Canadian highways go by both numbers and names in the west. They have special signs for each indicative of the name. The major ones you are likely to encounter are:


Unpredictable is the only word. Generally colder and wetter than in the US parks. We encountered bright sun, heat, cold, rain, and snow all on the same day. Always be prepared to get wet on your hikes.


Elk, Rocky Mountain Sheep, mountain goats, and Bears are common. Bison and Moose are also supposed to be there but we never saw any. "tame" elk are common enough in Banff and Jasper that flower beds need to be encased in chicken wire to protect them. Sheep will stick their heads in your car if you encourage them at all in several locations. Bears are less friendly, but bear sightings are not uncommon. Bear encounters on trails are also fairly common, so be alert and aware of what to do.

Getting to attractions

The most popular attractions are VERY busy in peak season, and parking is always a problem.  Canada doesn't seem to enforce parking rules in these spots so expect to find people parked all over the roads around these places.  Best advice with any popular attractions (and the maps they give you on entry will point out which ones they are) is get there early. 


Days are very long in northern lattitudes in mid summer, so you can cram a lot into a day.  Sunrise will happen before 5AM and Sunset not until 9PM or later quite often.  It seems though that fewer people get up and going early here than in the US, and people tend to eat and stay out later.  You can go with that or take advantage of the opportunity to go early in the morning, see more wildlife, and have lower crowds, but don't expect the folks around you in the hotel to go to bed early.

Comments on specific Parks

Banff park (Alberta) (1995,2007)

-- This is the most visited park and one of the largest. It is also traversed by a major highway and thus very accessible. Most lodging is in the town of Banff, which as noted above is a circus. It does have the most options and most things are in walking distance. There are many smaller lodges at other areas, but note that the lodges in popular tourist areas (like Lake Louise) will get thousands of tourbus visitors. Here are some areas we visited:

Yoho Park

In British Columbia, adjoining Banff and Jasper. Similar scenery to Banff, but less developed and less crowded. Few lodging options in the park. The eastern edge adjoining the continental divide is glaciers and high mountains. Some highlights include:

Kootenay Park

In British Columbia, adjoining Yoho and Banff. This is probably the least visited and crowded and has few facilities in the park. The town of Radium adjoins the west end of the park and has extensive facilities and access to the park's hot springs.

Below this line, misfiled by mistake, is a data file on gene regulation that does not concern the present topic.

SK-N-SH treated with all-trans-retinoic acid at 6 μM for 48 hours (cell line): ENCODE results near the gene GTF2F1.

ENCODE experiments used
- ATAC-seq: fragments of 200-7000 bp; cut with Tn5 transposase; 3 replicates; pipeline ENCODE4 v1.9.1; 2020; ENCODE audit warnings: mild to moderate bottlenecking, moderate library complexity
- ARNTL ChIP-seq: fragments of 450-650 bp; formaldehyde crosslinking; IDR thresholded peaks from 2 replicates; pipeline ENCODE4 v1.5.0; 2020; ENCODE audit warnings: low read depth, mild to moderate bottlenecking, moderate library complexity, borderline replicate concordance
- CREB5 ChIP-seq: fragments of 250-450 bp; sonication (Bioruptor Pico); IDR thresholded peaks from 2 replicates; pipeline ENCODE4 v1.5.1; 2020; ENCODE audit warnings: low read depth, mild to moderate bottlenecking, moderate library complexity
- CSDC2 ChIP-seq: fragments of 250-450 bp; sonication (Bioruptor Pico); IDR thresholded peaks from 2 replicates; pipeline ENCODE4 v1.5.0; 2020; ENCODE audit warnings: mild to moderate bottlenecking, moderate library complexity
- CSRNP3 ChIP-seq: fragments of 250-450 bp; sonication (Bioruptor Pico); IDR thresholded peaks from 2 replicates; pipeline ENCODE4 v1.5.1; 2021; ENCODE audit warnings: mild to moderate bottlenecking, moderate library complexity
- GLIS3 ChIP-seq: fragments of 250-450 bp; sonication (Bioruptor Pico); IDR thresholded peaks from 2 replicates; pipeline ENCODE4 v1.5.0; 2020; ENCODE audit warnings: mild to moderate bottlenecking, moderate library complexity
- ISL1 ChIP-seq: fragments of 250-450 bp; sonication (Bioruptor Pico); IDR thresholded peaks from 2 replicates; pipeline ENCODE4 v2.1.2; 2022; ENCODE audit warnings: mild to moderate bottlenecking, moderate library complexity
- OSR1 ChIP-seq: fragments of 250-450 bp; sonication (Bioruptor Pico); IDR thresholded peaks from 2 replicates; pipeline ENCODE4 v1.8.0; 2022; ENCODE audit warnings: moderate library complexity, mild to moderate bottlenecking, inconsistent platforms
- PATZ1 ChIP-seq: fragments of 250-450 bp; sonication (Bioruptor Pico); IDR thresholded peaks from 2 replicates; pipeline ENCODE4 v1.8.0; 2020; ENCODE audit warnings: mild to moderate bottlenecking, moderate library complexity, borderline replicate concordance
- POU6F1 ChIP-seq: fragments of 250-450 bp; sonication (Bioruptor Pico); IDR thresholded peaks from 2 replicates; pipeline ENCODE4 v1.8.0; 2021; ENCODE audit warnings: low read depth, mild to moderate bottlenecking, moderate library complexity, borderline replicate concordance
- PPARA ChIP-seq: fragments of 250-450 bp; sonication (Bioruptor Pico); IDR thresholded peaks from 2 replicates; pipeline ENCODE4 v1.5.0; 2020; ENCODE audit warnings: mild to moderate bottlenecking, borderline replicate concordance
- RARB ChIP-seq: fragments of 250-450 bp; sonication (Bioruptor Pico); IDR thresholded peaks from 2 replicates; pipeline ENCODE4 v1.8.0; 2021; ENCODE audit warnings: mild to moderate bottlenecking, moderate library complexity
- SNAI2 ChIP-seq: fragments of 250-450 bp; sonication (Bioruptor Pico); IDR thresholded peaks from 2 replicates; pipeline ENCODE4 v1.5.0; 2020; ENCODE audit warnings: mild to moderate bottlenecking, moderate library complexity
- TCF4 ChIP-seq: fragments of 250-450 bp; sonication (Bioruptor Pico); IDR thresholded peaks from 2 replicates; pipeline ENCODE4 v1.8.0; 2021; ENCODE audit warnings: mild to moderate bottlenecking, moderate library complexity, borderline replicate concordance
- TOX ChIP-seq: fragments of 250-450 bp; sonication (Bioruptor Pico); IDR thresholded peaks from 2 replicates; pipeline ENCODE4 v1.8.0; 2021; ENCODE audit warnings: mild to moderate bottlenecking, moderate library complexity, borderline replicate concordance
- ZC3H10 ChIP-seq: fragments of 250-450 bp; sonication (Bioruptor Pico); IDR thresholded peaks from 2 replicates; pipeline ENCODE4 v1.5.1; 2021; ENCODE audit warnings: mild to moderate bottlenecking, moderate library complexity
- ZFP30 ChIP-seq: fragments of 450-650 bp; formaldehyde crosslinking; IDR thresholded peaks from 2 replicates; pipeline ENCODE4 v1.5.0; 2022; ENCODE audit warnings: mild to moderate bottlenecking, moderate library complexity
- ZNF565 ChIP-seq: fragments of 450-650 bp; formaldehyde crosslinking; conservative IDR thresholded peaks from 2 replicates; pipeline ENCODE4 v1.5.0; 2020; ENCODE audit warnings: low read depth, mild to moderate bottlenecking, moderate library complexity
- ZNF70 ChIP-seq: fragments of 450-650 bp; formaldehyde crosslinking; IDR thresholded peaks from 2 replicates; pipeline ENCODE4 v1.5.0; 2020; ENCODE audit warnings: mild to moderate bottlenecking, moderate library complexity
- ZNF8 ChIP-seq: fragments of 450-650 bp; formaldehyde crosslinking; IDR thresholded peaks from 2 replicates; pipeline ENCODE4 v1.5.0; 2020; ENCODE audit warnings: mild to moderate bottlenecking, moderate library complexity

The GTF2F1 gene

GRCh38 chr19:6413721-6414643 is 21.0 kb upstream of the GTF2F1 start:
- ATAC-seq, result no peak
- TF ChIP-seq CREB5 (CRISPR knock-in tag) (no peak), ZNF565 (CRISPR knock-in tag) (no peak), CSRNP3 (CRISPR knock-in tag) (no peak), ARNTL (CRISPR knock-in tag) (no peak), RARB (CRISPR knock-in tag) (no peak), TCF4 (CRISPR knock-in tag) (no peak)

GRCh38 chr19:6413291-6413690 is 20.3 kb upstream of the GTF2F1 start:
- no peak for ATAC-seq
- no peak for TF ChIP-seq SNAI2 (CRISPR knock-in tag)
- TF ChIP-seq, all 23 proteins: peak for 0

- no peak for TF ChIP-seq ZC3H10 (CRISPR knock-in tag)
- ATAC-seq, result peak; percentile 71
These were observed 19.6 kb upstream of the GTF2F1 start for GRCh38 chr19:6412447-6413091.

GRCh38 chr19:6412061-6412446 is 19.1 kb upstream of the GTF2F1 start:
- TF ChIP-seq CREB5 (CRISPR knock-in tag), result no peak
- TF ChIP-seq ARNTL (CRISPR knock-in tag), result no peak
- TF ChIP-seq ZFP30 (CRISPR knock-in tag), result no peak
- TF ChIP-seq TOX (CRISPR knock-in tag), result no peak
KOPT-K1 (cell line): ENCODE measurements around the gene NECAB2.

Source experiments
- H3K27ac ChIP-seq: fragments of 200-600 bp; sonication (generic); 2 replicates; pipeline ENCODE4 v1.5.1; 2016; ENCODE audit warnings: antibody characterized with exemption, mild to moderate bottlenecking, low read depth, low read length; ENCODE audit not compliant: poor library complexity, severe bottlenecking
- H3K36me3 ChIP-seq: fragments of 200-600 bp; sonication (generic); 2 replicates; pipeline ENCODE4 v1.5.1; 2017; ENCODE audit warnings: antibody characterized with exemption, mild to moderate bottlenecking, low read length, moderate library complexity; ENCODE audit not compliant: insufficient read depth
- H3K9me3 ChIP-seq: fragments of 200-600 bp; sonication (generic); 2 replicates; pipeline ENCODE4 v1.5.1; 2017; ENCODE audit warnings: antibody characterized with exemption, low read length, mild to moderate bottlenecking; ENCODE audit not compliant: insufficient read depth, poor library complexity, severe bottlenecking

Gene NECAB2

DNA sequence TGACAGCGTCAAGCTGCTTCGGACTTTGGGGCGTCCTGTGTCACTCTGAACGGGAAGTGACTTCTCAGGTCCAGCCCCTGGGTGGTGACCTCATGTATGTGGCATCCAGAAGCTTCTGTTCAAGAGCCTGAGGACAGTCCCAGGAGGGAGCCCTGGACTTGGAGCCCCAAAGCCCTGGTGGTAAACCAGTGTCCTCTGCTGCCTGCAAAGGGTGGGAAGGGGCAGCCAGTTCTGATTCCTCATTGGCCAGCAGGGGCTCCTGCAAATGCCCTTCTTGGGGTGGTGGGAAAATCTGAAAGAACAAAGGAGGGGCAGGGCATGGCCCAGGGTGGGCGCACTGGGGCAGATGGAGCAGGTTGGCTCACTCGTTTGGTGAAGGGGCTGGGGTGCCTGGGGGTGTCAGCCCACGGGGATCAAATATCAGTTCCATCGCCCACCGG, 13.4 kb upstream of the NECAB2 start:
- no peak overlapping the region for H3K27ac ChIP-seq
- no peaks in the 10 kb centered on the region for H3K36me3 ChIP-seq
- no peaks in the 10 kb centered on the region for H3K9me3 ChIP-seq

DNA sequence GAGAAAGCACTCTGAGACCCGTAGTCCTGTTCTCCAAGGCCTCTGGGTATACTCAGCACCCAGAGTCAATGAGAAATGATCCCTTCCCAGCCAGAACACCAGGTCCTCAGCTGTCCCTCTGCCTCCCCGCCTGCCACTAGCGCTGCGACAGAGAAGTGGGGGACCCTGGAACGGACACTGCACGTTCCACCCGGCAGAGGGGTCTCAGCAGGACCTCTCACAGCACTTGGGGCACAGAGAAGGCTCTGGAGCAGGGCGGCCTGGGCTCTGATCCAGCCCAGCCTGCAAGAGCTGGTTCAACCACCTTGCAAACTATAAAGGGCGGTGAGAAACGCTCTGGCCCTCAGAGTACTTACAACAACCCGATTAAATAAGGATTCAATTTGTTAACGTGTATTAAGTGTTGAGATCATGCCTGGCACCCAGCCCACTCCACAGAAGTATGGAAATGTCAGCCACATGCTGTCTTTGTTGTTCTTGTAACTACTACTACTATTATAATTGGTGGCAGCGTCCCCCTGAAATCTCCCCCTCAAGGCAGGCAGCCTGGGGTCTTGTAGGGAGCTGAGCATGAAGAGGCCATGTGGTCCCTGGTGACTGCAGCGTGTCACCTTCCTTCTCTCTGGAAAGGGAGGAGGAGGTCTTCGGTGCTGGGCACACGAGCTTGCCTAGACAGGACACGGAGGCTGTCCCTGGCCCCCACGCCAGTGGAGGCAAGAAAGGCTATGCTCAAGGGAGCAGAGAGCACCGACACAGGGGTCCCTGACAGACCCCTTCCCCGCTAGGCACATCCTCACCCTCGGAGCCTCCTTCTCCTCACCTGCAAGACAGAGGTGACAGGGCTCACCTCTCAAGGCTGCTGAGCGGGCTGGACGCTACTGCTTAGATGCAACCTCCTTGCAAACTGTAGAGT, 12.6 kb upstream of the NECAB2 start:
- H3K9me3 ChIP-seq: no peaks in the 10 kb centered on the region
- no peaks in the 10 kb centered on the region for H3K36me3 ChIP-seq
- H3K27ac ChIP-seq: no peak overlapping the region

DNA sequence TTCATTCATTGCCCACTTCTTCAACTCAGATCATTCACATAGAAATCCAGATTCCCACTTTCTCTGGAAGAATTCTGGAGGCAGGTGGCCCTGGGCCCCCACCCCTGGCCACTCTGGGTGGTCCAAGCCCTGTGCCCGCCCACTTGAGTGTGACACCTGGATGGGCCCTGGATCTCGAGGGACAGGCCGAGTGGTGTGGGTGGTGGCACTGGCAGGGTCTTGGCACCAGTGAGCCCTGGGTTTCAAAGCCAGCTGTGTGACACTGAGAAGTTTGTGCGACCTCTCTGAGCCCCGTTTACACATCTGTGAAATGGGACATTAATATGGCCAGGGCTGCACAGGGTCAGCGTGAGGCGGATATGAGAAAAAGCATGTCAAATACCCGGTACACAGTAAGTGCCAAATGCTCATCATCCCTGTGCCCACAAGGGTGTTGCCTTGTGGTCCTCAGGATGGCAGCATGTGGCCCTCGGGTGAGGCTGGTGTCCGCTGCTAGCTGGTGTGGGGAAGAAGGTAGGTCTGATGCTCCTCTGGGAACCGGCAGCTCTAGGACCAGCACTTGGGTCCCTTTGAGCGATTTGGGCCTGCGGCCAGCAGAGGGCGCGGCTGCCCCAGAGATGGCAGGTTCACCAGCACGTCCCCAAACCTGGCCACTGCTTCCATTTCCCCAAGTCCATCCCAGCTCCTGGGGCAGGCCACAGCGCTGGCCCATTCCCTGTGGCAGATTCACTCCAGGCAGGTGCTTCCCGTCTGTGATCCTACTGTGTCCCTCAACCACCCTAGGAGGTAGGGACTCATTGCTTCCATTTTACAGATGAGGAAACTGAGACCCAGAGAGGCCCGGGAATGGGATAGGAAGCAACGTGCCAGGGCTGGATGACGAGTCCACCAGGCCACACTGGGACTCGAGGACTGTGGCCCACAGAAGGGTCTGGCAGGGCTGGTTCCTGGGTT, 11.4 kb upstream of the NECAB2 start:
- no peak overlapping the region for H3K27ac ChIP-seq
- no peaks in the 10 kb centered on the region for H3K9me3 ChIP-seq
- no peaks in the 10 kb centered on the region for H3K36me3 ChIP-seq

Glacier Park

In British Columbia, west of Yoho. Canada's Glacier park is not connected with or near the US Glacier park. It is a smallish park enclosing a high mountain group with glaciers and waterfalls. Again it is mostly hiking territory with not that much to see from the roads.  There is a museum there on Rogers Pass and the history of putting the railroad through it.

Mount Revelstoke

In British Columbia, West of Glacier park along route 1 you come to Revelstoke.  This is mostly a wildnerness preserve but has some interesting accessible features.

Jasper Park -- In Alberta, north of Banff.

The second most visited park, and destination of many tours. Other than spectacular hiking, the unique features here are easy access to Athabasca Glacier and the Columbia Icefield, and boat tours of Maligne Lake, a very long and narrow alpine lake. The town of Jasper is where most lodging and food are, and like Banff is busy. Jasper is more residential and less resorty than Banff. There are also more lodges near Jasper but not in it, either on the river or on the small lakes in the area. We found these delightful. Here are some places we visited:

Waterton Park

(Alberta, adjacent to the US border and Glacier park). Waterton and the US Glacier Park are together an international peace park, though they are separately developed and administered. Wateron is developed like other Canadian parks, with a town at the head of Waterton lake with lots of facilities. Many backcountry trails cross the border between the parks, and the boat trips on Waterton lake access some of the more remote country in Glacier park. Scenery and wildlife are similar to Glacier park in the US. In addition to the town of Waterton, roads access a high glacial lake beyond (with limited boat rentals for the hearty paddler), and a deep canyon cut through the mountains. The road between Glacier and Watertown is good but long, and the border crossing has more limited hours than some, so be sure you allow enough time if visiting one of the parks as a day trip from the other.

Warren Montgomery